I’m not entirely sure if I should be furious or flattered, but on the BBC 10 O’Clock News on the day Ronald Searle’s death was announced (and later on the website) they showed an image, purportedly by the great man, which is in fact a Searle pastiche I drew for a BBC4 documentary on Searle I presented in 2005. This, perhaps, is just par for the course from an organisation which centred its reporting of Searle’s death around “St Trinian’s Cartoonist Dead”, in spite of the fact that, beneath the headline, Searle himself had been trying to forget all about St Trinian’s for nearly 60 years.Ronlald Searle by Martin Rowson
Ronald Searle drawn by Martin Rowson

Still, this crass Beeb blunder provides an opportunity to explore an aspect of Searle the headline obituarists have chosen to ignore, and that’s his “line”. On both the BBC4 show and at a talk during the 2010 Cartoon Museum Exhibition to celebrate Searle’s 90th birthday, I had a chance to have a stab (and that’s the appropriate verb) at the way Searle drew. On the second occasion, I was even using some of Searle’s own pens and nibs, including one made out of bamboo (later he actually sent me a box of his own pens), and though it takes a lot of practice and nerves of steel, eventually if you try hard enough you can unveil surprising new truths simply through imitation.

For example, Searle’s scratchy style is hardly in evidence in the first St Trinian’s cartoons, even though these are, apparently, his most important work. It’s only later in the 1950s you can see him begin to use the nib like a cross between a chisel and a stiletto: he bends and twists the tines of the nib to widen and contract the line, stretching into a wisp of gossamer and flattening it into a splodge, but with the point of the pen never leaving the surface of the paper for a second.

This in itself is daring; but what he did next was close to genius: he started to overdraw. That means he started breaking the basic rule of graphic representation, whereby a horizon behind the perpendicular of a tree in the foreground is shown to be occluded by the tree: the line, in other words, breaks the horizon’s line, to maintain the illusion of recreated reality. But not with Searle. I don’t know whether it was deliberate or even conscious, or he just liked the look of it, but once he broke both the line and the rules, his work becomes something almost transcendentally beautiful. As someone once said to me about the way the great Ralph Steadman pulls off the same trick (thanks entirely to Searle), it marks the difference between the controlled, constrained artifice of pornography and the joyous explosion of freedom you find in true art.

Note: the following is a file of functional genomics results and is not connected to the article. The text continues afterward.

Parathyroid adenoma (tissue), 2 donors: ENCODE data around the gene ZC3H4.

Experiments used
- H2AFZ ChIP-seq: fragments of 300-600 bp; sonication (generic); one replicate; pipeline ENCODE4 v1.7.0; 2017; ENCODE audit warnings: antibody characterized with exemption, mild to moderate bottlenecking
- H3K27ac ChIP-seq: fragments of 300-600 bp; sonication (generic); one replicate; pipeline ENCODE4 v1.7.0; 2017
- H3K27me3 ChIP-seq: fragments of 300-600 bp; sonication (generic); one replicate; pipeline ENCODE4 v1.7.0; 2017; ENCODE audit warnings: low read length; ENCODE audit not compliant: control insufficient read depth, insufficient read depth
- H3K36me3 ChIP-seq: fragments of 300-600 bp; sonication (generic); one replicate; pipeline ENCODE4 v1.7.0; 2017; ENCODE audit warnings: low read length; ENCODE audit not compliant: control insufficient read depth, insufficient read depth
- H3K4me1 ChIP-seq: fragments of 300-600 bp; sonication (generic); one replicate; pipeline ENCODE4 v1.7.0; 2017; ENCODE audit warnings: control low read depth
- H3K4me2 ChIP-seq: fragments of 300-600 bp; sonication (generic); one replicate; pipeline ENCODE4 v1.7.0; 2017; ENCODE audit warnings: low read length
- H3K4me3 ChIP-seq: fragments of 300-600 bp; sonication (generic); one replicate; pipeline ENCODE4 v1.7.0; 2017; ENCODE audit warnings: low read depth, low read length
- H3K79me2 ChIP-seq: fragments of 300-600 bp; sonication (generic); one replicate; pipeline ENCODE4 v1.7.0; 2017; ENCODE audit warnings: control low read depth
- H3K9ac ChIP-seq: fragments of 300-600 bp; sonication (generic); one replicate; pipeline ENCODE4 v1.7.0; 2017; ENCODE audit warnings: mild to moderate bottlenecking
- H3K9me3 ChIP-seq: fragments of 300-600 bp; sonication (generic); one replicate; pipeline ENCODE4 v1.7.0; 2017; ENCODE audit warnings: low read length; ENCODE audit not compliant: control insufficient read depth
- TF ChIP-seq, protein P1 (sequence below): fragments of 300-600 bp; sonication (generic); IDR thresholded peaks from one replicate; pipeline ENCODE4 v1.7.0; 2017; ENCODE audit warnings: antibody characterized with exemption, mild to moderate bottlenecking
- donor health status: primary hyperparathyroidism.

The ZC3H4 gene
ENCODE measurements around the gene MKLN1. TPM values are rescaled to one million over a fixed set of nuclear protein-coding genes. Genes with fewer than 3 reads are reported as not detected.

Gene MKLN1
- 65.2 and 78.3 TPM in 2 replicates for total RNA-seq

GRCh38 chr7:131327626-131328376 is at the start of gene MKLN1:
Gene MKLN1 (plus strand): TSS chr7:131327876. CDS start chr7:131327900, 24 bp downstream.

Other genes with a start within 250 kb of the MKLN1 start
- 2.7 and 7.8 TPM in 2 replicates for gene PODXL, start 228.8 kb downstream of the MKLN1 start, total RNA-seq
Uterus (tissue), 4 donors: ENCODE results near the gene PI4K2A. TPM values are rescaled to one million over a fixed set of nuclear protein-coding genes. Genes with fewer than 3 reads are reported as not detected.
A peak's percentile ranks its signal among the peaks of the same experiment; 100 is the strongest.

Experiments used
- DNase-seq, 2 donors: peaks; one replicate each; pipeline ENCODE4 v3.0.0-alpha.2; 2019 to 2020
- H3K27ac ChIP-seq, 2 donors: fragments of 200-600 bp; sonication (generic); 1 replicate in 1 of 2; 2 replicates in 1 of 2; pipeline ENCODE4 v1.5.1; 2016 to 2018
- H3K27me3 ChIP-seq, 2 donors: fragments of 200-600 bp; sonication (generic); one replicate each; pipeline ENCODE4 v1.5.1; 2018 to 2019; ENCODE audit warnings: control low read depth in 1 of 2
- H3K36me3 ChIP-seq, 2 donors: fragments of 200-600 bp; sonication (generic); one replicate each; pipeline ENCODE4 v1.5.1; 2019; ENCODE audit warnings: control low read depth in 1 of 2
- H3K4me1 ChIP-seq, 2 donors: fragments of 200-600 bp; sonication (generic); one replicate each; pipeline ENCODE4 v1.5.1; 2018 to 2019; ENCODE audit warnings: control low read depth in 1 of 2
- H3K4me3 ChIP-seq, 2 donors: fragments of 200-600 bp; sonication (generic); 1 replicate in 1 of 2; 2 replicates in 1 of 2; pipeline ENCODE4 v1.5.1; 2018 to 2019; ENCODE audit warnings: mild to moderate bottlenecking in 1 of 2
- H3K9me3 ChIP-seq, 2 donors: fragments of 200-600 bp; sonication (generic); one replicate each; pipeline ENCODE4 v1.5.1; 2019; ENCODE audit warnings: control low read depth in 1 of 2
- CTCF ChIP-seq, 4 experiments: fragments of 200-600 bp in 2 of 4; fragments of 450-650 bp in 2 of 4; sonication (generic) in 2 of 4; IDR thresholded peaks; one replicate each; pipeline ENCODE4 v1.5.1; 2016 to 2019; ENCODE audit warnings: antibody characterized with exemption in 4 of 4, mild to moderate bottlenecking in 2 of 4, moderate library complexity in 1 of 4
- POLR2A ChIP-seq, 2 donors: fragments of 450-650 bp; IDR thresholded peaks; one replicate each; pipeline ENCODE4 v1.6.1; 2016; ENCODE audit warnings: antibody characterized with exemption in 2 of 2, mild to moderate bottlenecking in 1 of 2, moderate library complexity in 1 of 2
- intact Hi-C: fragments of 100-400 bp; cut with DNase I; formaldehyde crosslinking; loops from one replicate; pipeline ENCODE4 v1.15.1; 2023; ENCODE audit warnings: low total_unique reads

Bothering to analyze those spatters of blots – which bedeck the paper like fireworks or champagne bubbles – may seem to be impossibly arcane. I doubt Searle thought too deeply about it himself. But it’s worth teasing out another thread in Searle’s work: how he recorded the torture and deaths of his fellow POWs working on the Burma Railway, and by furtively recreating reality thus brought it under some kind of redemptive control; St Custard's Skool Dog thinking, Ronald Searlehow he then took those experiences – and sometimes the actual composition of his Burma drawings – and again recreated horror into (albeit dark) comedy in the St Trinian’s cartoon, achieving further redemption by laughing reality deeper back into its stinking lair. His way with a line then provided the propellant that sent him soaring off into true genius.

And all of that is at least part of the reason why the St Custard’s “skool dog thinking” (right) remains one of the most beautiful British illustrations of the mid-20th Century.

More about Ronald Searle at this excellent tribute blog